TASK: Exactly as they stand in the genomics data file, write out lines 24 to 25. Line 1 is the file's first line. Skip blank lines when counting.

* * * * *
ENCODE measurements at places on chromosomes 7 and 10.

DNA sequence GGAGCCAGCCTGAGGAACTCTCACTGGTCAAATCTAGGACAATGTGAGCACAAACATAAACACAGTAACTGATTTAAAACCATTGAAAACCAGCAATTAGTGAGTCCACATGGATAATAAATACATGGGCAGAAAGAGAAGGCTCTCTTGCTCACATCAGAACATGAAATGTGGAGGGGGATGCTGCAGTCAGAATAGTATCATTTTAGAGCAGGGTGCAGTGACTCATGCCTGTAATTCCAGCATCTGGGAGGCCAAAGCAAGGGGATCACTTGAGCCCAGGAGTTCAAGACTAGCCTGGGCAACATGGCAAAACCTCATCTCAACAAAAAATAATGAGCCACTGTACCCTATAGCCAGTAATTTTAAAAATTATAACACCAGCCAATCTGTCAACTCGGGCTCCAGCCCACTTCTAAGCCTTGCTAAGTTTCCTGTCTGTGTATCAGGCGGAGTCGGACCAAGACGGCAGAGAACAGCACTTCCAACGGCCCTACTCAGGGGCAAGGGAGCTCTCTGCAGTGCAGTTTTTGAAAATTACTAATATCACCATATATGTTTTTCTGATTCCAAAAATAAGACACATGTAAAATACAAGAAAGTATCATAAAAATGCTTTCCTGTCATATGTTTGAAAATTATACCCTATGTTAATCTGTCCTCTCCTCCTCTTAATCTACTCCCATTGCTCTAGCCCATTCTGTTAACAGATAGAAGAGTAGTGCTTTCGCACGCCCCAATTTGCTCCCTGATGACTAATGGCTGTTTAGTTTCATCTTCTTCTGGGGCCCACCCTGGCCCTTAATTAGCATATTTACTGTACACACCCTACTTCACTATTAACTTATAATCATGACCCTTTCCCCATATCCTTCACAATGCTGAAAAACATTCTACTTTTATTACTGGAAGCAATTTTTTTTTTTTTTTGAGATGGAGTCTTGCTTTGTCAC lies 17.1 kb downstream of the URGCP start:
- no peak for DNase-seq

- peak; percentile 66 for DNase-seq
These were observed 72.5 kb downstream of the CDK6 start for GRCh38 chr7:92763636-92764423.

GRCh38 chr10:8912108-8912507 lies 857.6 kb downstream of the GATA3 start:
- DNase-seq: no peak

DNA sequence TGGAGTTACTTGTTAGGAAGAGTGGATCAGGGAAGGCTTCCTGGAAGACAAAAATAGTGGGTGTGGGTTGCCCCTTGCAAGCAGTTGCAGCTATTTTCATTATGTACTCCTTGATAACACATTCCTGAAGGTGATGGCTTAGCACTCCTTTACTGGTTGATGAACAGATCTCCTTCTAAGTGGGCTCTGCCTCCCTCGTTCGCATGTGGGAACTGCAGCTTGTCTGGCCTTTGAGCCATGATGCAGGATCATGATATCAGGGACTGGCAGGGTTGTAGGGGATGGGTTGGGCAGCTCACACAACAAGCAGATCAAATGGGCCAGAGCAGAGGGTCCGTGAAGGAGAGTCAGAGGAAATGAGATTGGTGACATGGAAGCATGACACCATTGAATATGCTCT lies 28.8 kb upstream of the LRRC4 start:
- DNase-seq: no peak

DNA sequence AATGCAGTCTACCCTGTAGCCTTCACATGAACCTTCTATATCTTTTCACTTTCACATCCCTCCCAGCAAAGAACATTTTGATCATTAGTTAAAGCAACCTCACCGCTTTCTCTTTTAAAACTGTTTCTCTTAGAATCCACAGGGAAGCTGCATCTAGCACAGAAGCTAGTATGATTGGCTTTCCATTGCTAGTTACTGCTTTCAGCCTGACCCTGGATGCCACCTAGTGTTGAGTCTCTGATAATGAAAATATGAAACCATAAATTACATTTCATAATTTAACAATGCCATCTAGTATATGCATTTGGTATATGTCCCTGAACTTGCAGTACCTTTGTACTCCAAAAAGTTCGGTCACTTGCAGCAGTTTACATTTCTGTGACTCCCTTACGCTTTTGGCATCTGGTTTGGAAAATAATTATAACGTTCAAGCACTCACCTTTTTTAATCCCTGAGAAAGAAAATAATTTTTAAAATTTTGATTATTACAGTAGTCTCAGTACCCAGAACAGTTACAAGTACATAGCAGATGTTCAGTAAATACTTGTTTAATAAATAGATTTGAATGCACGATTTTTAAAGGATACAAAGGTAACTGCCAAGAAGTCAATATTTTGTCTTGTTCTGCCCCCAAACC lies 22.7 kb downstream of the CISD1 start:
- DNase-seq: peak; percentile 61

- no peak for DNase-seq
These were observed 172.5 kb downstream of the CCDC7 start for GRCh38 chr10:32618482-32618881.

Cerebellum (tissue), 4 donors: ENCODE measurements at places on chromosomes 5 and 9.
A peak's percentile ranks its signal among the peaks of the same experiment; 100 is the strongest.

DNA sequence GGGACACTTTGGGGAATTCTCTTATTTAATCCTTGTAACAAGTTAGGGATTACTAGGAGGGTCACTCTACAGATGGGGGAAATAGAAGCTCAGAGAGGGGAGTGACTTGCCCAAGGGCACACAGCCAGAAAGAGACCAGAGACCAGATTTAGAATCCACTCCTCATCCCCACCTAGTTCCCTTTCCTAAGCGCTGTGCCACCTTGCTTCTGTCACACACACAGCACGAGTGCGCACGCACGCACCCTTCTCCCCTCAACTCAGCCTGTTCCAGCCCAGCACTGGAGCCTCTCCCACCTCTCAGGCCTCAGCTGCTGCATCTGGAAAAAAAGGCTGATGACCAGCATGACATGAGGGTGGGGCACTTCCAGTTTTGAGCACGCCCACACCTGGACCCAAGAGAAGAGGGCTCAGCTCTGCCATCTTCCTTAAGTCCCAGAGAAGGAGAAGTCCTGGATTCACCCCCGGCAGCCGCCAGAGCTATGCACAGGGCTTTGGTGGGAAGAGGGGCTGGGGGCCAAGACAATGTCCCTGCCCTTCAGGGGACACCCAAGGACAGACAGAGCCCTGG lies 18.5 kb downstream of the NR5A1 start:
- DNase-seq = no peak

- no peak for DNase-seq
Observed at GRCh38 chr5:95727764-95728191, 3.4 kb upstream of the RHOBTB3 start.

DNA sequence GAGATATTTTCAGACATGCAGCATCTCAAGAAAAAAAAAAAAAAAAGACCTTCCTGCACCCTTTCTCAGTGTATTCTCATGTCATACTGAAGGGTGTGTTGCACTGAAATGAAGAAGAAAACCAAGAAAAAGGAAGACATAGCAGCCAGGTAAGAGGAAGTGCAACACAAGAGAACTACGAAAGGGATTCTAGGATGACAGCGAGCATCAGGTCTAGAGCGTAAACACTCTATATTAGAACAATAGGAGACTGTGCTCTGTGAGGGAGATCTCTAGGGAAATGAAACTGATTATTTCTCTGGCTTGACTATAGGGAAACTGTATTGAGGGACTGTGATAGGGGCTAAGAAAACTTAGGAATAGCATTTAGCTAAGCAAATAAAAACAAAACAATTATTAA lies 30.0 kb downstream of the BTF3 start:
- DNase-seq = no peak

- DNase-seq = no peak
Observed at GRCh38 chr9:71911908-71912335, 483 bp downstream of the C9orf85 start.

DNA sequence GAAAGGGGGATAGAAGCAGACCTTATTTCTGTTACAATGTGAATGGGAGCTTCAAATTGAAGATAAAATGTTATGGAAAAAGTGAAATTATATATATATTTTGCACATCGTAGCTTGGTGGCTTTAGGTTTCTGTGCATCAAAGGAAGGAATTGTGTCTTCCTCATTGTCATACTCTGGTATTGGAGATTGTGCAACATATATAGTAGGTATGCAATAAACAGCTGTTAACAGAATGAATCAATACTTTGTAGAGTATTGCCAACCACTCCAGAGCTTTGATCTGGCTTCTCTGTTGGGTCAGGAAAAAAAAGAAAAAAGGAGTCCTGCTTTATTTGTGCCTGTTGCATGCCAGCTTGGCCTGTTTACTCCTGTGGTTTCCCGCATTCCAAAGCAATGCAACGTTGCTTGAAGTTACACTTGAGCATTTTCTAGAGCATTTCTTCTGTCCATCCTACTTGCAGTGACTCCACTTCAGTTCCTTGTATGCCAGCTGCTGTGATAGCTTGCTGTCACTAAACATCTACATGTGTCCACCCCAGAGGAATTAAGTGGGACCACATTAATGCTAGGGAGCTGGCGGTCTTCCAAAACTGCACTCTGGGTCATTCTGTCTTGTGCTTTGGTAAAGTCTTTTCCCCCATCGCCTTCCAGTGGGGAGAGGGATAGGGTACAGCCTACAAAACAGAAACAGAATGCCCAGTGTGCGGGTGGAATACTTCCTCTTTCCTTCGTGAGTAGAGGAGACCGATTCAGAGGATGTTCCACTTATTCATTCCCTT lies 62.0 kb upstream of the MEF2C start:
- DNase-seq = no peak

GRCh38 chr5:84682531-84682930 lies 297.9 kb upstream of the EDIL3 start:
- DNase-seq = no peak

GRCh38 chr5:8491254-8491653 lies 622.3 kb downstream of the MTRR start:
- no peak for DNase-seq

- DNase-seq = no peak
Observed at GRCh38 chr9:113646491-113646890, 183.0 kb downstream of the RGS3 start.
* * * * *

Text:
DNA sequence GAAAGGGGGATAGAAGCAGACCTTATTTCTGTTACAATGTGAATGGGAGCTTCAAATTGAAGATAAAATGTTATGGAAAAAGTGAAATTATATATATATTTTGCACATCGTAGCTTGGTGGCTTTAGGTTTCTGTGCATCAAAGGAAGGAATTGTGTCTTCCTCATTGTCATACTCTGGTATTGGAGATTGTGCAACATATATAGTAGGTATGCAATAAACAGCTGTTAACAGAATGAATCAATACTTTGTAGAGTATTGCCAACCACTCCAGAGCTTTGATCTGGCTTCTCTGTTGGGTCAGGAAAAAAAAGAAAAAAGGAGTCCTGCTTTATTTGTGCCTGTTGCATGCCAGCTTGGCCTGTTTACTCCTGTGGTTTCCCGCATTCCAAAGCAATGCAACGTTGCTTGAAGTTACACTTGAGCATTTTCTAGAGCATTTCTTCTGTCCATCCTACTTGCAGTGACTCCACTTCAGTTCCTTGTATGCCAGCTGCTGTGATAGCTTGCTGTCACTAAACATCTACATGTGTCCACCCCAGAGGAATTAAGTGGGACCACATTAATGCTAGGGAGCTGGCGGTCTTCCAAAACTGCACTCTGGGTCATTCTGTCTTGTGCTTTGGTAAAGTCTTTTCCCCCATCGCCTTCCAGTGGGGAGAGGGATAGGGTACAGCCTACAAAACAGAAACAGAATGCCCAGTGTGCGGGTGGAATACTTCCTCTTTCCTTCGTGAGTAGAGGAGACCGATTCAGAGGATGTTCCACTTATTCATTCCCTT lies 62.0 kb upstream of the MEF2C start:
- DNase-seq = no peak